ERIC Number: ED181029
Record Type: RIE
Publication Date: 1978
Reference Count: 0
Gardner, Eric F.
NCME Measurement in Education, v9 n3 p 1-5 Sum 1978
It is suggested that bias--when associated with a predictor, a test, or a statistical estimator--is not always bad, in spite of the immediate negative response evoked by the word, bias. Four settings are described to illustrate situations in which a procedure should not be summarily rejected due to bias: (1) educational researchers rejected the use of critical ratios for hypothesis testing, in favor of the t-test, to avoid bias which was negligible for most sample sizes; (2) ridge regression, which uses biased estimators, provides better prediction with smaller errors than do the less biased least squares estimators; (3) a utility model is proposed for competitive selection problems because it requires an explicit public statement of utilities (biases) for each subpopulation; and (4) low scores on an achievement test by a particular group do not necessarily prove that the test is biased against that group, when the test has appropriate content validity. It is concluded that bias should be recognized and explicitly considered when choosing the best solution from different alternatives, rather than pretending bias doesn't exist, fearing bias irrationally, or introducing other unknown biases in opposition. (GDC)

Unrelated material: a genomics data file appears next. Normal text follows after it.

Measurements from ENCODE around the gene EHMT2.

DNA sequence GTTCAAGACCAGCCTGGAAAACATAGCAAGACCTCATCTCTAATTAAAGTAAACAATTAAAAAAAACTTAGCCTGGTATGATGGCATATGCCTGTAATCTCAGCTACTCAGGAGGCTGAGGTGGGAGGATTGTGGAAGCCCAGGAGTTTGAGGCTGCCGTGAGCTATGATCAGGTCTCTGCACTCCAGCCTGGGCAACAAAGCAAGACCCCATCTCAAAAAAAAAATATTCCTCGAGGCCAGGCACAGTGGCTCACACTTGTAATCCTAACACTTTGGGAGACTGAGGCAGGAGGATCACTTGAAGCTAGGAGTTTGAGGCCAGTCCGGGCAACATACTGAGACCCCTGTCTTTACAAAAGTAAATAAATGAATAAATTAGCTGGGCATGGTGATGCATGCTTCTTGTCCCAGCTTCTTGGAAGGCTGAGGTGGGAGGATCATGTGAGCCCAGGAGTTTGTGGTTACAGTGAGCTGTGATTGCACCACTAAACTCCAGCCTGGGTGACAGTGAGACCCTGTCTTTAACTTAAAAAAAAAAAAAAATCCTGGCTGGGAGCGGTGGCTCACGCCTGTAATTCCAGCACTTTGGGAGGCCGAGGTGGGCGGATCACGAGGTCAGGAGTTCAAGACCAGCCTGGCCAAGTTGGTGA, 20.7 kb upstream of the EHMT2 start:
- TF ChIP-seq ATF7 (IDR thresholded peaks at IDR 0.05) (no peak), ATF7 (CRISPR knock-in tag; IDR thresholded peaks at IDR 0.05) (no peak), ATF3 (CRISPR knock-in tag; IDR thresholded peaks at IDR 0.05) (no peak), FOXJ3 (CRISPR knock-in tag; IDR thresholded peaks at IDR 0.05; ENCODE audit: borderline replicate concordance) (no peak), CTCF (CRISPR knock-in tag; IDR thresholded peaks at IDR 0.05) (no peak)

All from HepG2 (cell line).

Publication Type: Reports - Research; Journal Articles; Speeches/Meeting Papers
Education Level: N/A
Authoring Institution: National Council on Measurement in Education, East Lansing, MI.
Note: Paper presented at the Annual Meeting of the National Council on Measurement in Education (Toronto, Ontario, Canada, March, 1978)